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Old and New Edinburgh Vol. VI


Inchkeithl HISTORICAL SKETCH OF THE ISLAND. 29T ~~~~~ ~ ~~ land harbour, was repulsed in an attempt upon St. Minoe (St. Monance) by the Laird of Dun, ?? and so without glory or gain, returned to England.? The re-capture of Inchkeith during the French occupation of Leith has already been related; but the garrison there were in turn blockaded by Elizabeth?s squadron of sixteen ships under Admiral Winter, in 1560, which cut off their provisions and communication with the shore. The works erected by the English at first were thrown down by the French, who built a more regular castle, or work, and ?? upon a portion of the fort, which remained about the end of the last century,? says Fullarton?s ? Gazetteer,? ?? were the initials M. R and the date 1556 ;? but the exactness of the date given seems doubtful. During the French occupation the island was, as has been said, used as a grazing ground for the horses of the gendarmes, which could not with safety be pastured on Leith Links. To prevent the island from ever again being used by the English the fortifications were dismantled in 1567, and the guns thereon were brought to Ehinburgh. In the Act of Parliament ordaining this they are described as being ruinous and utterly decayed. In 1580, Inchkeith, with Inchgarvie, was made a place of exile for the plague-stricken by order of the Privy Council. After this we hear no more of the isie till 1652, when in the July of that year, as Admiral Blake at the head of sixty sail appeared off Dunbar in search of the Dutch under Van Tromp, the appearance of the latter off the mouth of the Firth, ? put the deputy-governor of Leith, called Wyilkes, in such a fright,? says Balfour, ?that he with speed sent men and cannon to fortifie Inchkeithe, that the enimey, if he come npe the Fyrthe, should have none of the freshe watter of that iyland.? . From this we may gather that Major Wilks (the same Cromwellian who shut up the church of South Leith and kept the keys thereof) was a prudent and active officer. At this time, probably, all intercourse between Leith and London by sea was cut 04 as Lamont in the August of this year, records that Lady Crawford departed from Leith to visit her husband, then a prisoner in the Tower of London; adding that she travelled ?in the journey coach that comes ordinarlie betwixt England and Scotland.? When Dr. Johnson visited Scotland in 1773, Lord Hailes mentioned to Boswell the historical anecdote of the Inch having been called U L?isk des Chaux ? by the soldiers of Mardchal Strozzi j )ut when the lexicographer and his satellite anded there, they found sixteen head of black cattle at pasture there. That the defensive works had not been so com- ?letely razed as the Parliament of 1567 ordained, s e a s apparent from the following passage in Boswell?s work :-? The fort with an inscription on it, MARIA RE 1504 (?), is strongly built.? Dr, Johnson examined it with much attention, I? He stalked like a giant among the luxuriant thistles and nettles. There are three wells in the island, but we could not find one in the fort. There must prdbably have been one, though now dlled up, as a garrisoxi could?not subsist without it . . . . When we got into our boat again, he called to me. ? Come, now, pay a classical compliment to the island on quitting it.? I happened, luckily, allusion to the beautiful Queen Mary, whose name is on the fort, to think of what Virgil makes fineas say on having left the? country of the charming Dido :- Invitus, regina, tu0 littore cessi.? ? Unhappy Queen, Unwilling I forsook your friendly state.? ? Boswell was in error about the date on the stone, and showed a strange ignorance of the history of his own country, as Mary was not born till 1542 j and there now remains, built into the wall of the courtyard round the lighthouse, and immediately above the gateway thereof, a stone bearing the royal arms of Scotland with the date 1564. There are now no other remains of the old fortifications, though no doubt all the stones and material of them were used in building the somewhat extensive range of houses, stores, and retaining walls connected with the light-house. If the fort was still strong, as Boswell asserts, in I 773, it is strange that the works were not turned to some account, when Admiral Fourbin was off the coast in 1708, and during the advent of Paul Jones in 1779. We first hear of the new channel adjoining the island in September, 1801, when the pewspapen relate that the Wnghts, armed ship of Leith, Captain Campbell, commander, and the Safguard, gun-vesseJunder Lieutenant Shields?the former with a convoy for Hamburg, and the latter with a convoy for the Baltic, in all one hundred sail, put to sea together, passing ?? through the new channel to the southward of the island, which has lately been buoyed and rendered navigable by order of Government, for the greater safety of His Majesty?s ships entering the Firth of Forth. This passage which is also found to be of the greatest utility to the trade of Leith, and ports higher up the Firth, has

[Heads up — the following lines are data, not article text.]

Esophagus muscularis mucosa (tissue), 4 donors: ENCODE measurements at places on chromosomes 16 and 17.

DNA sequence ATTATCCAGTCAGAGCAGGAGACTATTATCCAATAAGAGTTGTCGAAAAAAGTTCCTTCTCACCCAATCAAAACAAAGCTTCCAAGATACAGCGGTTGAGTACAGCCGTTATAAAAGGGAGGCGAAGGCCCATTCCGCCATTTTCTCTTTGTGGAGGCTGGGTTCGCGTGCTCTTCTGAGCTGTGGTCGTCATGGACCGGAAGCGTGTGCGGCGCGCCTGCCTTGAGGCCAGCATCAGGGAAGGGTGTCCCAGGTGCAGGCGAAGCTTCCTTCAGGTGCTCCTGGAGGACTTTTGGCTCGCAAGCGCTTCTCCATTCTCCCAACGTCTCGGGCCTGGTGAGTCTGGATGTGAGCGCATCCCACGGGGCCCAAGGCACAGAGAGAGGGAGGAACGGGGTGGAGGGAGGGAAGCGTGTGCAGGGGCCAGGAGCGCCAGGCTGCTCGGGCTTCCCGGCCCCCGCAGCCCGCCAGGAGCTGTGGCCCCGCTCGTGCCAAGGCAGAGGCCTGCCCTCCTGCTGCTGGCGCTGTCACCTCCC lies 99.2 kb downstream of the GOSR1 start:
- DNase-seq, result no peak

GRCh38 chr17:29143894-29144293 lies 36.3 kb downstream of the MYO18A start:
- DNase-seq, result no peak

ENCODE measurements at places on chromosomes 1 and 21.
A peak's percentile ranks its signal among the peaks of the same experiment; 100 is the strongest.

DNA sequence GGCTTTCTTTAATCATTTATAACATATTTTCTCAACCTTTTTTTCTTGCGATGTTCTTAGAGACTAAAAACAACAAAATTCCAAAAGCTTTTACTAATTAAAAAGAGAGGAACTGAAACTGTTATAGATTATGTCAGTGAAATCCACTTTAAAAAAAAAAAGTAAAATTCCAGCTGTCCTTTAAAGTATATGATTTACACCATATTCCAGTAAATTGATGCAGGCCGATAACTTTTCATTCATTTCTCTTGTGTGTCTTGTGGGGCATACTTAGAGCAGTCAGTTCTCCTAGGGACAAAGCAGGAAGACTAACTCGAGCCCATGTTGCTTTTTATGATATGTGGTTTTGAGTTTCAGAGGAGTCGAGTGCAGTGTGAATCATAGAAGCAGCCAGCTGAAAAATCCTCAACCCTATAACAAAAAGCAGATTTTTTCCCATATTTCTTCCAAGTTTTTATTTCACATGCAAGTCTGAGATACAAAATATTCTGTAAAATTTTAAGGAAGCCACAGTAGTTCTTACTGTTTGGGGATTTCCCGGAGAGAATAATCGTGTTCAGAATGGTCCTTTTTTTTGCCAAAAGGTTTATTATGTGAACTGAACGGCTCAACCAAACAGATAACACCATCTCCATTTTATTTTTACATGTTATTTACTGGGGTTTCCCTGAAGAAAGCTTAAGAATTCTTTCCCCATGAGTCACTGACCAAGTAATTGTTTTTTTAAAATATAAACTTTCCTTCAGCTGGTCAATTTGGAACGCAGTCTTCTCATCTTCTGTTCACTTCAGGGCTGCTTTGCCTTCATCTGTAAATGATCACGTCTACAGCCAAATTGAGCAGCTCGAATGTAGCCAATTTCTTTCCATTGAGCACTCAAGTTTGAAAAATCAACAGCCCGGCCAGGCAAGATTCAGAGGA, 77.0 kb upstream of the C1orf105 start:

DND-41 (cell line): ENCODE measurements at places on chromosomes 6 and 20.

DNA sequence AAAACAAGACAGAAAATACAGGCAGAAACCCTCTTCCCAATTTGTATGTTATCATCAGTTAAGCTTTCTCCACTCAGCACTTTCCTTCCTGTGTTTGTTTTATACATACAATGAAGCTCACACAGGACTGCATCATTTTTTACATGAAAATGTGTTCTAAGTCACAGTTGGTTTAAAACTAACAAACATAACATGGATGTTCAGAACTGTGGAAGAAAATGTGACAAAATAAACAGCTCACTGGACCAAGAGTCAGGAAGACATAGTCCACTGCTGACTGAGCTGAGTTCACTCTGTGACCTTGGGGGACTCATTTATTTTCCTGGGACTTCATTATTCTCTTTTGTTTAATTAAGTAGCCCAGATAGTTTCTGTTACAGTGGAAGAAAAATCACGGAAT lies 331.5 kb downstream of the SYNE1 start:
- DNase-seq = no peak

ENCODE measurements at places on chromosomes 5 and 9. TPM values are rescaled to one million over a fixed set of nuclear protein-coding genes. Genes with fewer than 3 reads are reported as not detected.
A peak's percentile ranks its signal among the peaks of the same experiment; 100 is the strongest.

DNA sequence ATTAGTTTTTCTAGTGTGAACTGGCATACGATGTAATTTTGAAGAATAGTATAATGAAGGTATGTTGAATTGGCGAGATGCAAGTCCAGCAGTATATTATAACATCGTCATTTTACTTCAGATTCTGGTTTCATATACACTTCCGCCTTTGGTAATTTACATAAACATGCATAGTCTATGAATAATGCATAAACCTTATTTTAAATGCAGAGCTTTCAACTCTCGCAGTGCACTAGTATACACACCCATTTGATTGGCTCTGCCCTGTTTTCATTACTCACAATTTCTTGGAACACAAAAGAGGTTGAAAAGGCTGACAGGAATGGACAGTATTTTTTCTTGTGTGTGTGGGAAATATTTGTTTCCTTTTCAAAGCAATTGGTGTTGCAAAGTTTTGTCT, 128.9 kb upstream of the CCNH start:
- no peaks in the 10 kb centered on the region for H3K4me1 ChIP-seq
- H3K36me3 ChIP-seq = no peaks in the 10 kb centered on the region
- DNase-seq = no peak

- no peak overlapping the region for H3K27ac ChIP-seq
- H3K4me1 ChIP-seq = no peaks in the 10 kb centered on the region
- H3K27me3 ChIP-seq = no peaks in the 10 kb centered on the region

Volume 6 Page 291
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